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New Israeli law bans underweight models in ads

[ 2012-03-21 11:16]     字号 [] [] []  
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A new Israeli law bans showing overly thin models from local advertising in an attempt to fight the spread of eating disorders.

A new Israeli law bans showing overly thin models from local advertising in an attempt to fight the spread of eating disorders.

It also requires publications to disclose when they use altered images of models to make the women and men appear even thinner than they really are.

The law, passed late Monday, appears to be the first attempt by a government to use legislation to take on a fashion industry accused of abetting eating disorders by idealizing extreme thinness. It could become an example for other countries grappling with the spread of anorexia and bulimia, particularly among young women.

The law's supporters said they hoped it would encourage the use of healthy models in local advertising and heighten awareness of digital tricks that transform already thin women into illusory waifs.

"We want to break the illusion that the model we see is real," said Liad Gil-Har, assistant to law sponsor Dr. Rachel Adato, who compares the battle against eating disorders to the struggle against smoking.

In Israel, about 2 percent of all girls between 14 and 18 have severe eating disorders, a rate similar to other developed countries, said anthropologist Sigal Gooldin, who studies eating disorders.

The new law requires models to produce a medical report dating back no more than three months at every shoot that will be used on the Israeli market, stating that they are not malnourished by World Health Organization standards.

The U.N. agency uses a standard known as the body mass index — calculated by factors of weight and height — to determine malnutrition. WHO says a body mass index below 18.5 is indicative of malnutrition, said Adato, a gynecologist.

According to that standard, a woman 5 feet 8 inches (1.72 meters) tall should weigh no less than 119 pounds (54 kilograms).

Any advertisement published for the Israeli market must also have a clearly written notice disclosing if the model shown in it was digitally altered to make her, or him, look thinner. The law will not apply to foreign publications sold in Israel.

The law was championed by one of Israel's top model agents, Adi Barkan, who said in 30 years of work, he has seen young women become skinnier and sicker while struggling to fit the shrinking mold of what the industry considered attractive.

"They look like dead girls," Barkan said.

Critics said the legislation should have focused on health, not weight, saying many models were naturally very thin.

"The health of the model ... should be evaluated. Our weight can change hour to hour," said David Herzog, a professor of psychiatry and a leading U.S. expert on eating disorders.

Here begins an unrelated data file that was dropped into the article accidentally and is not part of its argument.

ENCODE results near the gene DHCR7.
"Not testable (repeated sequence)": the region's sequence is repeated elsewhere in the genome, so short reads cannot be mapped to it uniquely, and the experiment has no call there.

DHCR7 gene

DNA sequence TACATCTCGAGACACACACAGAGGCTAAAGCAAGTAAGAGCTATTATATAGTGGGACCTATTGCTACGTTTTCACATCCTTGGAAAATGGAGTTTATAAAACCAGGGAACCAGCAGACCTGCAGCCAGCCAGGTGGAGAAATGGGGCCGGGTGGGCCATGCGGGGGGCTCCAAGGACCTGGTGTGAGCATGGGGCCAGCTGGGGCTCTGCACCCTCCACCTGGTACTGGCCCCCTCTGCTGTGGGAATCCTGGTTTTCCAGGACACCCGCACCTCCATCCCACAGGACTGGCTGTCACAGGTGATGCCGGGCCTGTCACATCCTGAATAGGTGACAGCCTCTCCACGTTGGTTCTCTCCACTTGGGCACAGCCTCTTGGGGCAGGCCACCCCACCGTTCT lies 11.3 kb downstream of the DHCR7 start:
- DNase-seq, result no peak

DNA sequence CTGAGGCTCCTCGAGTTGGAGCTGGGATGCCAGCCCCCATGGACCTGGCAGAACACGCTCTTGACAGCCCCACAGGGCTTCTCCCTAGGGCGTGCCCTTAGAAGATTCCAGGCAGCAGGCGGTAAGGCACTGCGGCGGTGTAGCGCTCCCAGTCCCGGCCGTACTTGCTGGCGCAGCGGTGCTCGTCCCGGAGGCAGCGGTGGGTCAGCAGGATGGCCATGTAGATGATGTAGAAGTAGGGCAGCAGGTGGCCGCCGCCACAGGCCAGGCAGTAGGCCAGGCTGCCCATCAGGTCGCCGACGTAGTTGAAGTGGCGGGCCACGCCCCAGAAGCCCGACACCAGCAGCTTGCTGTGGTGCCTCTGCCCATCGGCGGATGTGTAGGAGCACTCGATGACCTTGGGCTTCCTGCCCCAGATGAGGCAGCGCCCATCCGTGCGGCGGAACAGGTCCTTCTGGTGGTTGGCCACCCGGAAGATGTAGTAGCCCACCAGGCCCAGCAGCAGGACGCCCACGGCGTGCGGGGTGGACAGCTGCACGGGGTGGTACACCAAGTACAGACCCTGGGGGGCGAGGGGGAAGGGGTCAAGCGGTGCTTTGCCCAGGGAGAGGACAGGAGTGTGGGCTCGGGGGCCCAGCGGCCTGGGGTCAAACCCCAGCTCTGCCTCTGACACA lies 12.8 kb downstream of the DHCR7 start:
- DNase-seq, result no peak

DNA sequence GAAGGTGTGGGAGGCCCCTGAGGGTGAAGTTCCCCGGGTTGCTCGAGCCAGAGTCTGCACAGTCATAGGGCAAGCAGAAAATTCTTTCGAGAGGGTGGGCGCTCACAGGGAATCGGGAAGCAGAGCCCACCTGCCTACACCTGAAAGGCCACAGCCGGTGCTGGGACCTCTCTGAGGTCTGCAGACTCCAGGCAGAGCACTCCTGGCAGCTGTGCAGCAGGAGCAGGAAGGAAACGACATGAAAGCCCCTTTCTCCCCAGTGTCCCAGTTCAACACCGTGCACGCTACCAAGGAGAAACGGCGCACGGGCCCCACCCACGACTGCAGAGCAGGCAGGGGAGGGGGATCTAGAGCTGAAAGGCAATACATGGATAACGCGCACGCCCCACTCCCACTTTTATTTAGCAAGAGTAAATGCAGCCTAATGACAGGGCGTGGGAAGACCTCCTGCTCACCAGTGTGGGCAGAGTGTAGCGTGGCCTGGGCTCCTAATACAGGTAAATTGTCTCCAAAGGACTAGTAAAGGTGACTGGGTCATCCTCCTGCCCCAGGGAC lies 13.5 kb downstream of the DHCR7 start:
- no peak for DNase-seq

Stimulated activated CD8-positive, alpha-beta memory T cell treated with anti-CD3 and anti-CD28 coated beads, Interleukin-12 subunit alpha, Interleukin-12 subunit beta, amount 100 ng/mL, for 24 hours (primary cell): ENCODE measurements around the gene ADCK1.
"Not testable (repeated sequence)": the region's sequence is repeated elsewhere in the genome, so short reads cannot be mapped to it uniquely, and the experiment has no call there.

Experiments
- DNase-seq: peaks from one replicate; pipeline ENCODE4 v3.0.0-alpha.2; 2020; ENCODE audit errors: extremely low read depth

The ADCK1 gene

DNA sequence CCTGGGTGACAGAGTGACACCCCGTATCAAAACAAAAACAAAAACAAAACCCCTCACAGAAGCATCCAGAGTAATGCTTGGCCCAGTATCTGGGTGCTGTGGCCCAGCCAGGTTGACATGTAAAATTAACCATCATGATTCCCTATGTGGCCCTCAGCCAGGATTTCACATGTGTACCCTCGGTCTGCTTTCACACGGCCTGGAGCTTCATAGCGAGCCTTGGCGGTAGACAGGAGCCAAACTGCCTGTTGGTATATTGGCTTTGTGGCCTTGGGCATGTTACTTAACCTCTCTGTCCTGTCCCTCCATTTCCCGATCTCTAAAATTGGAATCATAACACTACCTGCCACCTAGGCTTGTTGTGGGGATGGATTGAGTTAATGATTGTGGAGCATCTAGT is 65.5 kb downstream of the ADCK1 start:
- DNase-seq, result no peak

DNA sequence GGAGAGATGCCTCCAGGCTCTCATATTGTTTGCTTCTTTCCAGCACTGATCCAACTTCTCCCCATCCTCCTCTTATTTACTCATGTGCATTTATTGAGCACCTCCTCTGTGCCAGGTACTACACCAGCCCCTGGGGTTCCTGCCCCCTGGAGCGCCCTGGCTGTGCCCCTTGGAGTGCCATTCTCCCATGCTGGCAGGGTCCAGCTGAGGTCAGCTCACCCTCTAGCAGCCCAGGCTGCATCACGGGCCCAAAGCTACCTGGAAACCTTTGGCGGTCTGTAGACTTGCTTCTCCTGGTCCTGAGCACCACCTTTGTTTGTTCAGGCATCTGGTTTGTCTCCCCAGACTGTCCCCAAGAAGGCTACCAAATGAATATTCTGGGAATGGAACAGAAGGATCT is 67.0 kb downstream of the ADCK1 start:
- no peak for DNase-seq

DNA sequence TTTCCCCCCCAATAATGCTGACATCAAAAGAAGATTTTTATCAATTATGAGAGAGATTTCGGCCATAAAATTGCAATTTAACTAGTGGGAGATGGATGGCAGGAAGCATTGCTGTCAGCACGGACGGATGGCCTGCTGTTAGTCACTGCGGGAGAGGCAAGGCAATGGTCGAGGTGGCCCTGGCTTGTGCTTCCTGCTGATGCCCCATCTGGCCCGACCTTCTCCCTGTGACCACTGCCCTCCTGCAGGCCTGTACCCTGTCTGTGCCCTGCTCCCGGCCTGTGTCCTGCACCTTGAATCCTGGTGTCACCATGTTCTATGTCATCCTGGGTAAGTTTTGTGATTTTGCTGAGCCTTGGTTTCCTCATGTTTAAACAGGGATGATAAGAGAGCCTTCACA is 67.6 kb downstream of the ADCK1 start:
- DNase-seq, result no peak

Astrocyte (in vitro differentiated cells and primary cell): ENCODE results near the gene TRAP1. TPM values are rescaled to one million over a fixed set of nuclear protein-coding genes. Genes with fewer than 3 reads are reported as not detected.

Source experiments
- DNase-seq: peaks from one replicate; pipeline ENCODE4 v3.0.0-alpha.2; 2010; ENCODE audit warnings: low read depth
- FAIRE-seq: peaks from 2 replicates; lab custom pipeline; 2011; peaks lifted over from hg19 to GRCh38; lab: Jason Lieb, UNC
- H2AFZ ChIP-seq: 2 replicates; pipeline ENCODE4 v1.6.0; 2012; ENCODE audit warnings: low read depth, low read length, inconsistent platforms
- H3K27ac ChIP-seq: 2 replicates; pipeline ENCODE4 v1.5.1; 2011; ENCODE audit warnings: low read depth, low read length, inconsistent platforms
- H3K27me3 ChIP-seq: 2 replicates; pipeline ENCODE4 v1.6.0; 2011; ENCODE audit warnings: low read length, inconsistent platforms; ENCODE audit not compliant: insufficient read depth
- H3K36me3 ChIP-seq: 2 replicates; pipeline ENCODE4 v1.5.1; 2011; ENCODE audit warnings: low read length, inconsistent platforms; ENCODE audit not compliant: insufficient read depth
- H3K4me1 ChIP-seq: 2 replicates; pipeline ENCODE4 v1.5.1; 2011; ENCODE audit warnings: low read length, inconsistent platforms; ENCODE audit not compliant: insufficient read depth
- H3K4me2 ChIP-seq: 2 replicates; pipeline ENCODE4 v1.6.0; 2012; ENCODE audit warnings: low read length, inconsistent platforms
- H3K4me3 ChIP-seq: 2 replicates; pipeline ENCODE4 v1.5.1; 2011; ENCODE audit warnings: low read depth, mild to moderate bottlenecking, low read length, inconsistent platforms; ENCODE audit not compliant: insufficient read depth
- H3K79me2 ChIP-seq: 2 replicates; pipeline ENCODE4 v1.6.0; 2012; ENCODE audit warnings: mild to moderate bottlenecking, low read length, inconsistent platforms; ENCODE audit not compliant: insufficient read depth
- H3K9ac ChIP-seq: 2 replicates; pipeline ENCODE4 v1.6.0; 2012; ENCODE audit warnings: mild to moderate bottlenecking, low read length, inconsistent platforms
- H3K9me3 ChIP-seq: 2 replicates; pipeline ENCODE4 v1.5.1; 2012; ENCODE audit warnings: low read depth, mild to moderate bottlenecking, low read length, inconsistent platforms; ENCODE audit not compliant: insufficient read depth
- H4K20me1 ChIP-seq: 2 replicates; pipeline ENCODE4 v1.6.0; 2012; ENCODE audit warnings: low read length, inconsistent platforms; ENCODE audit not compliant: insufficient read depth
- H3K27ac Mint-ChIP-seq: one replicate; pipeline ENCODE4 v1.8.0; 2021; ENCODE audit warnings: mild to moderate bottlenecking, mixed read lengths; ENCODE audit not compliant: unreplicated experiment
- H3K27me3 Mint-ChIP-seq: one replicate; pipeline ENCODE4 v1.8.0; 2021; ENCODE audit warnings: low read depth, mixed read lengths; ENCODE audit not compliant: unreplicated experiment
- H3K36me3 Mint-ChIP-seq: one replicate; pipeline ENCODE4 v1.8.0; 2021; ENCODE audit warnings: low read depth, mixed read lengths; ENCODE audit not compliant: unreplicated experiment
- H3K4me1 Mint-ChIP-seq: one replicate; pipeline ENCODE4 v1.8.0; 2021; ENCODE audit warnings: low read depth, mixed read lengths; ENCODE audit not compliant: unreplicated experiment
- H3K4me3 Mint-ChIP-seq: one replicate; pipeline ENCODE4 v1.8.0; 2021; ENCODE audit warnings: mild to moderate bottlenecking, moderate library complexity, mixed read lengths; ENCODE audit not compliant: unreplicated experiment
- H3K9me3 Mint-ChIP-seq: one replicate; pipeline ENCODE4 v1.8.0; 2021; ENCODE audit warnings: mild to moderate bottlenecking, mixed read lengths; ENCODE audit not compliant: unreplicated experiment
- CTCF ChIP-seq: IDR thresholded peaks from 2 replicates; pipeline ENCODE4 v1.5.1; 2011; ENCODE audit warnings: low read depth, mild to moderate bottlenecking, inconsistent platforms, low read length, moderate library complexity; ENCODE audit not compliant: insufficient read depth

Top Israeli model Adi Neumman said she wouldn't pass under the new rules, because her BMI was 18.3. Neumman said she ate well and exercised. She said legislation should have focused on health and well-being, not weight.

"Force actual tests. Make girls go to a doctor. Get a system to follow girls who are found to be puking," she said.

Legislator Adato said only 5 percent of women had BMI that naturally fell under 18.5.

"On the one hand, maybe we'll hurt a few models," Adato said. "On the other hand, we'll save a lot of children."

Pressure on the fashion industry has intensified in recent years, sparked by the deaths of models in Brazil and Uruguay from medical complications linked to eating disorders.

Uruguayan model Luisel Ramos, 22, collapsed and died soon after stepping off the runway in August 2006, reportedly of anorexia-linked heart failure.

Other governments have taken steps to prevent "size zero" medical problems but have shied away from legislation.

The Madrid fashion show bans women whose BMI is below 18. Milan's fashion week bans models with a BMI below 18.5.

The U.K. and U.S. have guidelines, but the fashion industry is self-regulated.

Unrealistic body images in the media are believed to shape eating habits, especially among young people, though there is debate about how influential they are.

Gooldin, the anthropologist, said young women used in television, movies and advertisements serve as references for the ideal body, rather than the women around them.

"There's a gap between our own bodies ... and ideal bodies. They keep shrinking and getting smaller," she said.

It's not clear whether the law will have a measurable impact, because Israeli teens take their cues from both international media and local publications, Gooldin said. And the ban isn't likely to affect many — there are only about 300 professional models in Israel, and only a few work abroad, said agent Barkan and model Neumman.

Gooldin said it was a positive step to deal with a problem that has plagued Western societies.

Legislator Adato said she hoped Israel would be an example other countries could study.

"You don't need to be underweight to be beautiful, or successful," she said.



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